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I’m nervous. In fewer than three hours, I will be firing a handgun. This is my first time putting my hands on actual bullets, my first time loading a magazine, and my first time holding a real gun. I am sitting in a classroom with three women near Milwaukee, Wisconsin, ready to take the Ladies Handgun Fundamentals course at the Wisconsin Firearms Training Center.
At one table are Tamara and Monika, who have taken a concealed carry course together in the past and came here today wanting to get more comfortable with handguns. Monika brought her own Glock, currently contained neatly in its plastic case at the edge of the table. Tamara doesn’t own a gun, but she carries a taser, a self-defence measure she calls “easy” after joking about how she’s offered to zap her teenage son’s friends with it in exchange for twenty bucks. No one has bit yet, she reveals, but maybe someday. Also in the room is Nikki, who came alone, clad in a grey hoodie, and is sitting at her own table. She tells me she’s been thinking about buying a gun, but hasn’t made any moves to get one. A gun-owning family friend recommended that she take a class, and so here she is. Step one.
Then there’s me. I’m the only attendee younger than 30, the only childless woman, the only Brooklynite. The only person who intends neither to purchase a gun nor carry a gun for protection after this class. I didn’t grow up with firearms in North Carolina, even though I knew they were all around me in the homes of my neighbours and friends. Sometime in the middle of the Obama administration, while I was away at college, my de facto libertarian dad started caring about gun rights and telling me he worried about my safety. First he bought a shotgun, which sits on a chair in a spare bedroom in my parents’ home, next to a few haphazard boxes of shells, atop a cutesy pillow that reads “butter my buns and call me a biscuit.” Next he bought a handgun and urged my mum to buy one, too. She keeps it unloaded under her mattress. You’d be so much safer if you owned a gun, my dad says to me each time I visit. Today is the closest I’ve come to considering that suggestion.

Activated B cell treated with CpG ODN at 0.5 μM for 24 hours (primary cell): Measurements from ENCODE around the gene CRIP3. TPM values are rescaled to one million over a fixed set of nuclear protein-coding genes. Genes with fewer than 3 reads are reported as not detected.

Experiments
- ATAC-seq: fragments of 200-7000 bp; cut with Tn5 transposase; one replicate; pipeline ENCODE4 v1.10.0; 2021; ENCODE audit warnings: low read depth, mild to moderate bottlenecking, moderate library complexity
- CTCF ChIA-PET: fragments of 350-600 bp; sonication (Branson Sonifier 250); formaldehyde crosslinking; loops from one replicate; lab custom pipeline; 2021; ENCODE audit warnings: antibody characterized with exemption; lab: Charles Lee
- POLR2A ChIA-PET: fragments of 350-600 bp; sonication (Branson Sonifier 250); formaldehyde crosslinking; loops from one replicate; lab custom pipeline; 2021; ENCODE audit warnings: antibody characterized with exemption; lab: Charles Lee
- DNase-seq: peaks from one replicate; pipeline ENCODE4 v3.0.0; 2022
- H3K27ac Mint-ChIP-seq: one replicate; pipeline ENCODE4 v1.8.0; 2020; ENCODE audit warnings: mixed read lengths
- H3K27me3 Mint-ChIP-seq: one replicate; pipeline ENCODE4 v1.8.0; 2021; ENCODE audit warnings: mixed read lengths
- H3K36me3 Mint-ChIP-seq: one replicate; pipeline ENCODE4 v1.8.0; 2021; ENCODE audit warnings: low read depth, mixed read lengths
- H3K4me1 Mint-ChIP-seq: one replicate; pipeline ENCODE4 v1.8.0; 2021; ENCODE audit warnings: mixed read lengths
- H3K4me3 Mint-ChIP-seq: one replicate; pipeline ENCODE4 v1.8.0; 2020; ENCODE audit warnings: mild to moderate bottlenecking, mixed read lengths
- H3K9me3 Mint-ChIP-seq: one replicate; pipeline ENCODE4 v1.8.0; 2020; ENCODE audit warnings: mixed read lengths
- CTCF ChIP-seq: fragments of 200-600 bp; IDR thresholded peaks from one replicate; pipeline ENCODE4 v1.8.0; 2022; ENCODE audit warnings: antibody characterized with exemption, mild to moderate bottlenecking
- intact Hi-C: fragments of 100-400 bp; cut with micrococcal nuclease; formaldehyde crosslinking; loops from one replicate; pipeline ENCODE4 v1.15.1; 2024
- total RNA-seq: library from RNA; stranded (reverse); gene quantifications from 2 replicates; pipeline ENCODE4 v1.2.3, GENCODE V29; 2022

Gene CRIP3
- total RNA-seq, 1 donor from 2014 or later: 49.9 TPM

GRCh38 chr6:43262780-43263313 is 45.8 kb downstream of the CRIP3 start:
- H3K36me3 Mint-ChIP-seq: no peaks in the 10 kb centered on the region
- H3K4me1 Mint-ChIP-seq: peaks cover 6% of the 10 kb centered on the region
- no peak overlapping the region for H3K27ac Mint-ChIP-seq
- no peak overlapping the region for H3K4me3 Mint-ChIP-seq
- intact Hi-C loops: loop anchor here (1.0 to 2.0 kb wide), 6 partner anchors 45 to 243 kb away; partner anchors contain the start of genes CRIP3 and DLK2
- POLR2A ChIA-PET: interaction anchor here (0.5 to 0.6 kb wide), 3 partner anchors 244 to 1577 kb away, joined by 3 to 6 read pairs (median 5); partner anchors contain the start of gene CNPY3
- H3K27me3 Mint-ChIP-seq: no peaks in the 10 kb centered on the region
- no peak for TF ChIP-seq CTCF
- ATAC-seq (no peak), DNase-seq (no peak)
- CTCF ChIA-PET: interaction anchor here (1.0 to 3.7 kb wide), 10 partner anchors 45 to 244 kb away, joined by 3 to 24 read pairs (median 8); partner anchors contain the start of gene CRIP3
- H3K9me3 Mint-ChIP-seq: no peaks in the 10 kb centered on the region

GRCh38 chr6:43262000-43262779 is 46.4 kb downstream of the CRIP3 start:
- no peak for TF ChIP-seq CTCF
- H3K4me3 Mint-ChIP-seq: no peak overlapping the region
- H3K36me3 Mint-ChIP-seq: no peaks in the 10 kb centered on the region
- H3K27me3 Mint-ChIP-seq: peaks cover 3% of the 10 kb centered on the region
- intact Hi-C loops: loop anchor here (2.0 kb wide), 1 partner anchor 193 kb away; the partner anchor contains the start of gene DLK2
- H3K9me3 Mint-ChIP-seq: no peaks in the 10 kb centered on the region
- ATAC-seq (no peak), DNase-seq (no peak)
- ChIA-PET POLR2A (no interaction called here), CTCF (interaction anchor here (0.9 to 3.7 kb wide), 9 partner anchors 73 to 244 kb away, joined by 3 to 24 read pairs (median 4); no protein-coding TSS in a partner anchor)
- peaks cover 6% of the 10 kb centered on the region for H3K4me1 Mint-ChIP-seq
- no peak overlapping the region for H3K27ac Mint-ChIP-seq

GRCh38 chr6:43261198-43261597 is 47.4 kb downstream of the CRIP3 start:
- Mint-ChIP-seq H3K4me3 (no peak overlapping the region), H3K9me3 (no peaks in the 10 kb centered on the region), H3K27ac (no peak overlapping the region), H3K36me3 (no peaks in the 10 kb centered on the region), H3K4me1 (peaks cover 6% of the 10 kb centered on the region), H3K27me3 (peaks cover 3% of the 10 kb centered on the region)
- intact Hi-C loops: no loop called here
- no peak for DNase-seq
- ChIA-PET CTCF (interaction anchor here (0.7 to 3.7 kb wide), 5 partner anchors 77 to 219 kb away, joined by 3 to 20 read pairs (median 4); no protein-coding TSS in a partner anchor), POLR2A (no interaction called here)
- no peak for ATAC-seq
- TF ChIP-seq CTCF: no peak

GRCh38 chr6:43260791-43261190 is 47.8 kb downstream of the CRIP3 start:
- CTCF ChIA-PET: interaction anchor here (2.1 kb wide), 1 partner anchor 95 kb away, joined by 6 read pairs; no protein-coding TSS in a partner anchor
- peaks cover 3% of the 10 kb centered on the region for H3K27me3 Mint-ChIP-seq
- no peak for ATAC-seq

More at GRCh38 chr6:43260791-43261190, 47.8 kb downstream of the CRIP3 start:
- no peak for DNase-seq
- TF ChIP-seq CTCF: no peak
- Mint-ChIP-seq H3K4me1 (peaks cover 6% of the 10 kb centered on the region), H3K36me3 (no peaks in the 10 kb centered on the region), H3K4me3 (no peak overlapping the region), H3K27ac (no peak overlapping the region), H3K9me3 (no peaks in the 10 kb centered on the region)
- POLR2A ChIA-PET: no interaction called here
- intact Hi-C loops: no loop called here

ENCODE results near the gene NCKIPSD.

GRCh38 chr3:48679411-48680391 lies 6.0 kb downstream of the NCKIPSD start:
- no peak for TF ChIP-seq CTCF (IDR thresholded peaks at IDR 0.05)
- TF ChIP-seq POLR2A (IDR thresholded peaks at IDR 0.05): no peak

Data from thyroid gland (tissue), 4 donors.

Our instructor, Jenny Schwiner, is wearing a red polo shirt and beige khakis. She explains that she is the wife of an avid hunter who has become an avid hunter herself, trekking out on weekends with her Springer Spaniels. She introduces her teaching assistant Dylan Sessler, the only man in the room, and starts up a slide presentation. “My goal for you when you leave today is to be educated,” she tells the four of us.
Schwiner starts by talking about the “big four” firearm safety rules and the difference between revolvers and semi-automatic pistols; for the next few hours, she covers the ins and outs of gun mechanics, safety, and ownership. Before I know it I’m in the other room with a gun in my hand, training my eye on a target. Holding a loaded weapon is surreal, but it does not feel as dangerous as I expected it would. After some pointers and encouragement from Sessler, with my elbows locked and my knees slightly bent, I fired a .22mm revolver at a target. I hit the bullseye.
But as the days ticks by, my nervousness morphs into something more unsettling. I realise there is this real geek factor with firearms: I can suddenly imagine how once you start learning about caliber, handling techniques, accessories, and all the intricate minutiae, a person could get really into it. I can relate that type of obsessing to my interest in cameras, music, or fashion. It becomes a hobby, yes, but something else, too – a part of your identity. What I realise in that room is that it’s all too easy for a gun to become part of who you are.
The stereotypical American gun owner of lore is pretty much who you're imagining: a white man who lives in a rural area. Statistically speaking, his politics are conservative, and his education ended with a high school diploma. Of the American whites who have attained a high school diploma or less, 40% are gun owners. Survey data, as reported by the Pew Research Centre in 2017, support the broad strokes of that narrative: about half of white men report owning at least one gun, compared to nearly 25% of white women and nonwhite men, and just 16% of nonwhite women. Also unsurprising: People who register as Republican are twice as likely to own guns than those registered Democrat.